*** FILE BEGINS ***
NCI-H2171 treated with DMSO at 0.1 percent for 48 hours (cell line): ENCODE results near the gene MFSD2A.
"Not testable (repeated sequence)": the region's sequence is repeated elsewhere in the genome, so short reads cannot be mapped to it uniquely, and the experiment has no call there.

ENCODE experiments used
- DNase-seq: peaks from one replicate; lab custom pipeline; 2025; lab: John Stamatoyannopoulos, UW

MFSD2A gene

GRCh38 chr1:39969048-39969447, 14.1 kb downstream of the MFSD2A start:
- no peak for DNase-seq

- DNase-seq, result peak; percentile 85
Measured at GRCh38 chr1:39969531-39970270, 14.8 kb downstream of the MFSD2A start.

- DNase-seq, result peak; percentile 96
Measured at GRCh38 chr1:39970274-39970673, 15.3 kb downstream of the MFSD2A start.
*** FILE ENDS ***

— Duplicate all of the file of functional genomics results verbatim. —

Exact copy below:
NCI-H2171 treated with DMSO at 0.1 percent for 48 hours (cell line): ENCODE results near the gene MFSD2A.
"Not testable (repeated sequence)": the region's sequence is repeated elsewhere in the genome, so short reads cannot be mapped to it uniquely, and the experiment has no call there.

ENCODE experiments used
- DNase-seq: peaks from one replicate; lab custom pipeline; 2025; lab: John Stamatoyannopoulos, UW

MFSD2A gene

GRCh38 chr1:39969048-39969447, 14.1 kb downstream of the MFSD2A start:
- no peak for DNase-seq

- DNase-seq, result peak; percentile 85
Measured at GRCh38 chr1:39969531-39970270, 14.8 kb downstream of the MFSD2A start.

- DNase-seq, result peak; percentile 96
Measured at GRCh38 chr1:39970274-39970673, 15.3 kb downstream of the MFSD2A start.